Wrong About Nader

Ralph Nader, left, and his running mate, Matt Gonzalez, at George Washington University Thursday.
Ralph Nader, left, and his running mate, Matt Gonzalez, at George Washington University Thursday. (By Pablo Martinez Monsivais -- Associated Press)

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By Douglas Schoen
Sunday, March 2, 2008

When Ralph Nader announced that he was running for president -- again -- last Sunday, commentators and political strategists were quick to express scorn. The announcement itself, ABC's George Stephanopoulos scoffed that morning, "was the high moment of his campaign." In the days that followed, the Los Angeles Times, the New York Times and The Post all described Nader's decision to run as an ego trip that represented his political "nadir." Political operatives assured the public that Nader was not to be taken seriously. "People are simply not going to make that mistake again," said Chris Lehane, former press secretary to Al Gore. Even Charlie Black, a senior adviser to John McCain's campaign, predicted that Nader would get "less than 1 percent of the vote."

Not so fast.

Nader is undoubtedly a less appealing candidate than he was in 2000, when by winning 97,000 votes in Florida he famously cost Gore the election. But that doesn't mean 2008 is going to be a repeat of 2004, when Nader attracted a mere 0.038 percent of the popular vote. On the contrary, the circumstances for Nader's candidacy could hardly be better. The conditions this November will be more favorable to an independent, third-party candidacy than ever before. As a result, Nader stands a real chance of matching or even exceeding his 2000 performance, when he won 2.74 percent of the popular vote.

In short, Ralph Nader's candidacy -- and how the other candidates react to it -- may well determine who the next president will be.

By now it is no secret that a large segment of the public has soured on "Washington." To denizens of the District, this can seem a childish, naive sentiment. It's not. What Americans have turned against is the broken two-party system. According to a poll taken last year by the firm I founded, Penn, Schoen & Berland, 61 percent of voters say that having a third-party candidate on the ballot in the presidential race would be beneficial to America. A poll by the Luntz Maslansky Group found that 81 percent of the electorate would consider voting for a third-party candidate.

In 2004, Nader faltered because it was apparent that George W. Bush and John Kerry offered stark alternatives. But 2008 is not 2004. George W. Bush isn't on the ballot this year. What the public wants is change. Research done by Rasmussen Reports in September shows that Nader's candidacy is well positioned to capitalize on that desire. In a four-way race, Nader could get 4 percent, considerably more support than he received in 2000. A centrist alternative could do even better, easily attracting 15 to 30 percent of the electorate. Even Ron Paul could receive as much as 8 percent as a libertarian, fourth-party candidate.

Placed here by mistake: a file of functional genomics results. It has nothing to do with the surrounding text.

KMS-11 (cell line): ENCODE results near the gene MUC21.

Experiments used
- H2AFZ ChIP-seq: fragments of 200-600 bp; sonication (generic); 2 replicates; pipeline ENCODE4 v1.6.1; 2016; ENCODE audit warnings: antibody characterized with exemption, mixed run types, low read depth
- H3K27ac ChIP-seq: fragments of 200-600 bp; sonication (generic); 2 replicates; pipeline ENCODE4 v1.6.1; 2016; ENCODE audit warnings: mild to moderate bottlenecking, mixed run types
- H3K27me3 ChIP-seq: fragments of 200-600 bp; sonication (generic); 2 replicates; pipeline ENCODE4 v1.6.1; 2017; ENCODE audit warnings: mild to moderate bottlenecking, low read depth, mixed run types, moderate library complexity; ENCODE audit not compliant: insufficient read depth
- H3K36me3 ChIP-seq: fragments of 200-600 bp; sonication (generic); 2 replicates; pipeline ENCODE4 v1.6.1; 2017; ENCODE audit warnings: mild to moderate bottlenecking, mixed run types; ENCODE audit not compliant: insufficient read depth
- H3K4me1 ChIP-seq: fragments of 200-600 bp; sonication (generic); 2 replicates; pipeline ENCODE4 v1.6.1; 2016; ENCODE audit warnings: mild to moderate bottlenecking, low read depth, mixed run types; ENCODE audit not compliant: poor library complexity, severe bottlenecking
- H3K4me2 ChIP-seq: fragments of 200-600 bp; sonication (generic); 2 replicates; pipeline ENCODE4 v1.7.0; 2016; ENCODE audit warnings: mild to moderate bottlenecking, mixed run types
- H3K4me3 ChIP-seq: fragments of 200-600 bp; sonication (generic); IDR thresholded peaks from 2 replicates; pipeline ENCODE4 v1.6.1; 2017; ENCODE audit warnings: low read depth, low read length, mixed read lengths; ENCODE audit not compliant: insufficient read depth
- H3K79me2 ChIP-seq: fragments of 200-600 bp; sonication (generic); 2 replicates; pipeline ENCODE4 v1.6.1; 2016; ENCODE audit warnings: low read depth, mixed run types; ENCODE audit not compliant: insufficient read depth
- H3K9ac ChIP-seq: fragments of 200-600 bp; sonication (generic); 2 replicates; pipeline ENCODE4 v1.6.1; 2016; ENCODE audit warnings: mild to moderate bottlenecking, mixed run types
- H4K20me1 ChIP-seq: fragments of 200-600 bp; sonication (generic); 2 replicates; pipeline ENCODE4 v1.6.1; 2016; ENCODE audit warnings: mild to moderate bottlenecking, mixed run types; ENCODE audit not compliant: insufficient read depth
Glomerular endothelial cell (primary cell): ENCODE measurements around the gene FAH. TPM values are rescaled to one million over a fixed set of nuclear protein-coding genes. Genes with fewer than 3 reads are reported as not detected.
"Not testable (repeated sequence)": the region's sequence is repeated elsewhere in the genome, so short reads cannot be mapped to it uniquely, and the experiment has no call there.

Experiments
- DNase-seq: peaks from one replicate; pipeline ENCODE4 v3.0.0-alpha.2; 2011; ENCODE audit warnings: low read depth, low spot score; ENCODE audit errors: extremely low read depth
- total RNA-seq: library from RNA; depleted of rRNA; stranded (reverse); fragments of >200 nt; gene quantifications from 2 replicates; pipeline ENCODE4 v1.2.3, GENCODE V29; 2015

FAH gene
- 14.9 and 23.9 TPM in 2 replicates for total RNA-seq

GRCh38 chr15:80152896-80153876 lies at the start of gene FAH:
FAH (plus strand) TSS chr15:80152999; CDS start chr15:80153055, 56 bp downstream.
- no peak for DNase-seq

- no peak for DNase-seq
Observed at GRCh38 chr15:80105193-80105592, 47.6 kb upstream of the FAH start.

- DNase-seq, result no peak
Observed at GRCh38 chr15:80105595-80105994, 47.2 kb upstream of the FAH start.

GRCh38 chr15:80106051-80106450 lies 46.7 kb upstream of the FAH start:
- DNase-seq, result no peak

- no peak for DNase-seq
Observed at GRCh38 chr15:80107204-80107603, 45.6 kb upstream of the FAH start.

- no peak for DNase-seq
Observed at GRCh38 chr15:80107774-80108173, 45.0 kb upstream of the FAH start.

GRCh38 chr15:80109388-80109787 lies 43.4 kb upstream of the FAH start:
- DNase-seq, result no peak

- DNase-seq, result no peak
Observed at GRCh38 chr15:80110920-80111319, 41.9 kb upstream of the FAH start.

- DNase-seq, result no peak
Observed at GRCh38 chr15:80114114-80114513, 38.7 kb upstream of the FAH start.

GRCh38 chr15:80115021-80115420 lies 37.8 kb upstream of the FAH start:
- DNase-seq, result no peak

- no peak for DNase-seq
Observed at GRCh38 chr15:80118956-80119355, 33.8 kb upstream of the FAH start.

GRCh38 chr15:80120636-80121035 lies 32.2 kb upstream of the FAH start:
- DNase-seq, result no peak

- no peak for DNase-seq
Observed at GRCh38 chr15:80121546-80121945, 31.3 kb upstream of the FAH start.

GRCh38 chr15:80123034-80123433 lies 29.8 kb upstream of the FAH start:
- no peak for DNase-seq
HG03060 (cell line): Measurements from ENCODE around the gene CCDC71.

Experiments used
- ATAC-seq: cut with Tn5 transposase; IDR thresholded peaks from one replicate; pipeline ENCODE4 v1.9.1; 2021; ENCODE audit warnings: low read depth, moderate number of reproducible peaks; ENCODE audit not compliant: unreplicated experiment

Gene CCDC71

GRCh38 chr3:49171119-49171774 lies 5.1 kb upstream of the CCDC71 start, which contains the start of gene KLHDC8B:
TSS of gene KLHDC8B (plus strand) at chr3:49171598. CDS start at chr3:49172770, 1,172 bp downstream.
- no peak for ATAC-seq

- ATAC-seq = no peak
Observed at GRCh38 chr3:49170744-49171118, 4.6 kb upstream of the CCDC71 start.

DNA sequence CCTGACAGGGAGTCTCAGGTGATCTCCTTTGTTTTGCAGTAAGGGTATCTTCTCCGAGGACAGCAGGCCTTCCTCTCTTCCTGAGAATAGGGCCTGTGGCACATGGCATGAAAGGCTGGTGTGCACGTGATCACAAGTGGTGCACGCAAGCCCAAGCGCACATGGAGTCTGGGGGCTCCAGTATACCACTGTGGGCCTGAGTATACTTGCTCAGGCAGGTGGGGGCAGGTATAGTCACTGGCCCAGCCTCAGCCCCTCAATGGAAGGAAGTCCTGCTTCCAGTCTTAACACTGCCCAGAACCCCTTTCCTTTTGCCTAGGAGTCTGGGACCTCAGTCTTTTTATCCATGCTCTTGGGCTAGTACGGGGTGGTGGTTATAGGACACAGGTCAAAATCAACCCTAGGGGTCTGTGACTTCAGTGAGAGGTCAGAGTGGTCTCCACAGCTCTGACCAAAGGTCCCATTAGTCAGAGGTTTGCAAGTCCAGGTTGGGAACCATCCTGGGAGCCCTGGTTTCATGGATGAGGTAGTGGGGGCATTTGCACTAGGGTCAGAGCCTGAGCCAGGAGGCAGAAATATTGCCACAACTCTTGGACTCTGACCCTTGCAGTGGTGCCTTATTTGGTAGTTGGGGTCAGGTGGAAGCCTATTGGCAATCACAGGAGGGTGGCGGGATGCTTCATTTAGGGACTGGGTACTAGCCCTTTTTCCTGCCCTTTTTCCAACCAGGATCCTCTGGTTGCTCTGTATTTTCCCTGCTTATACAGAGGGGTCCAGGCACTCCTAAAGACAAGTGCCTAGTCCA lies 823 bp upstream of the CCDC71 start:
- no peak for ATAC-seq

But wait, you say. What about Barack Obama? For that matter, doesn't the emergence of John McCain as the likely Republican nominee prove that the system isn't all that unresponsive to the desires of independents? Hasn't their emergence taken the wind out of potential independent candidates' sails?

To some extent, the answer is clearly yes. But even so, Nader -- and possibly other independent candidates -- have the potential to tap sentiments that more mainstream candidates largely ignore. Most important to Nader's prospects is his ability to tap into a strain of ill will toward corporate America that is particularly noticeable when times are bad, as they are now. Both Barack Obama and Hillary Clinton have sought to capitalize on this feeling by sounding populist notes. But Obama and Clinton, compared with Nader, are pikers in this regard.

Nader also supports a single-payer health-care system, dramatic cuts in the military budget and a more open political process. These positions hold considerable appeal for Democrats and independents alike. Nader's presence in the race could well force the Democratic nominee to avoid moving back to the center on these issues during the general election. Even without attracting many voters Nader could thus decisively affect the election results.

Of course, the obstacles to mounting a third-party candidacy are daunting. Getting his name on state ballots will be a challenge. Raising funds and making his message heard will likewise be difficult. Nader's best hope is that the Democratic Party will sabotage itself by descending into a protracted nomination fight. An intraparty squabble that alienates a significant number of Democratic primary voters and caucusgoers might well trigger defections from the party and a turn toward a third-party alternative. Could the Democratic Party take the one step most likely to cost its nominee the presidency in November? Stranger things have happened.

Douglas Schoen, a pollster, is the author of "Declaring Independence: The Beginning of the End of the Two-Party System."


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